So I'd like to use electro swing in a TV show. Is that okay legally?
July 31, 2017 5:58 PM   Subscribe

So I'd like to use some music from the genre electro swing in a TV project that might get picked up. Usually I just use library music and call it a day. But I'm trying something new. So I found a site that's got some for license that's royalty free. But I can tell the song it's sampling in it. It's pretty pronounced. Is that okay? Or do you have to then license the song IN the song too? Just wanted to get a feel for it.
posted by rileyray3000 to Law & Government (4 answers total) 1 user marked this as a favorite
Any song that has been sampled needs to be cleared independently. If it's on a reputable site, you might be okay in that whoever cleared it for use on said site should have done their due diligence, and made sure that it was also cleared -- but the clearance rules for songs with samples in them are complicated and can be a pain, and a lot of times people skip this step, to their later detriment. If the project is picked up, if they don't choose to swap this music out, whoever does clearance is probably going to have to double check this for you so you don't open yourself up to liability from the artist who is being sampled.

(IANAL but my BF does clearance and I have done some of it myself in a past life.)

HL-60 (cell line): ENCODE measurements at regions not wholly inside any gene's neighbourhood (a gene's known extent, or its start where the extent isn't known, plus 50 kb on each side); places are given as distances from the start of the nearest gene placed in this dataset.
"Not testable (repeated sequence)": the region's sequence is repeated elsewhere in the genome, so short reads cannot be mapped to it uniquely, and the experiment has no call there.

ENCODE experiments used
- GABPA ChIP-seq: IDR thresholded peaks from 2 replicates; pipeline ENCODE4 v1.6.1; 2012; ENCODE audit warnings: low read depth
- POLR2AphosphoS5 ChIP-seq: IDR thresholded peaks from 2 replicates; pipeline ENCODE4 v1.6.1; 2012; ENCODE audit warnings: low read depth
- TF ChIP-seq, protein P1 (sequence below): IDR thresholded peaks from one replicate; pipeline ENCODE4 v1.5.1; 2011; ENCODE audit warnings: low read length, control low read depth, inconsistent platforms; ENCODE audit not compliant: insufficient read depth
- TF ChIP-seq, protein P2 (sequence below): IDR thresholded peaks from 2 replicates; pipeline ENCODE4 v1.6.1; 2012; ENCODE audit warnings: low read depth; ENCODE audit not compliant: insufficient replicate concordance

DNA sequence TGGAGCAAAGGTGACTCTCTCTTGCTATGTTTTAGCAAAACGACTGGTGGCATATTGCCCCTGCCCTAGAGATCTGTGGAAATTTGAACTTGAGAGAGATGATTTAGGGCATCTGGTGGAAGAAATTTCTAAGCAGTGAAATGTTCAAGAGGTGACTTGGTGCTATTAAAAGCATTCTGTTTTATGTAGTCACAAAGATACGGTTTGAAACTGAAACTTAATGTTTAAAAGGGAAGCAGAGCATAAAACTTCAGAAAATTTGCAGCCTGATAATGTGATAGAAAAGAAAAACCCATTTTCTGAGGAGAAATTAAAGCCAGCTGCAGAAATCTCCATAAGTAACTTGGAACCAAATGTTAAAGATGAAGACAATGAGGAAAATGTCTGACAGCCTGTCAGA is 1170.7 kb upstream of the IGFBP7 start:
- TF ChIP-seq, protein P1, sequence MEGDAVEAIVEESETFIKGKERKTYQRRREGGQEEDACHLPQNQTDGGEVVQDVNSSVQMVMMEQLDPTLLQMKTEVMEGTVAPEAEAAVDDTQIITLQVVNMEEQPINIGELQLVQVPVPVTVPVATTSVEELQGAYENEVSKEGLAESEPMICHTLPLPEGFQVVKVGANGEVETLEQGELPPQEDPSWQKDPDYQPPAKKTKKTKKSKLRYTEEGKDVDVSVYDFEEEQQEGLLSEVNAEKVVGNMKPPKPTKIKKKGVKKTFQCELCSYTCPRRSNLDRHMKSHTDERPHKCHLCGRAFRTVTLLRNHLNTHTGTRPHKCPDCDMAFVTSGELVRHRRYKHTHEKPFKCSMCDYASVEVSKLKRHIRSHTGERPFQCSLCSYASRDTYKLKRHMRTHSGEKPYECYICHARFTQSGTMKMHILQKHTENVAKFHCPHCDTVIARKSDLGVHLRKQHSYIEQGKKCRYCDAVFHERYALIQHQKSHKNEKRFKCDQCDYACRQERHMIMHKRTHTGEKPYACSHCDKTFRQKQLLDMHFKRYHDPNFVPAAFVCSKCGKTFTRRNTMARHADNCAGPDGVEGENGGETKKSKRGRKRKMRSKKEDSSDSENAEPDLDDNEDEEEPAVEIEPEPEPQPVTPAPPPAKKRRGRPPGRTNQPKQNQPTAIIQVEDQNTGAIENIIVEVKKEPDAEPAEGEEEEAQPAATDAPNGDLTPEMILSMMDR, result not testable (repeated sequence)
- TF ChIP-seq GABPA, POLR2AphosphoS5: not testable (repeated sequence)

posted by Countess Sandwich at 6:12 PM on July 31, 2017

Yeah, clearing samples costs money. The odds that anybody posting music to a RF site has bothered to clear the samples is pretty much zero. I'd stay away.
posted by uncleozzy at 6:29 PM on July 31, 2017 [2 favorites]

To be contrary: looks like you have a source for royalty-free music, shared under a permissive license. I have no idea how due diligence applies here but you can in some sense trust in the supplier of said music and assume you're ok until someone tries to tell you it's not ok with them.

Also I'm not entirely sure what you mean by electro swing but if it's what I think you mean then you can probably contact some artists and get them to produce some completely unencumbered material for far less than the cost of retaining an IP lawyer, and maybe less than the cost of a fancy dinner for four.
posted by SaltySalticid at 7:15 PM on July 31, 2017

if they don't indemnify you for copyright infringement in their license, you're probably going to be on the hook if someone decides to sue you. I'd ask them whether you're covered and make sure it's in writing.
posted by empath at 10:12 AM on August 1, 2017

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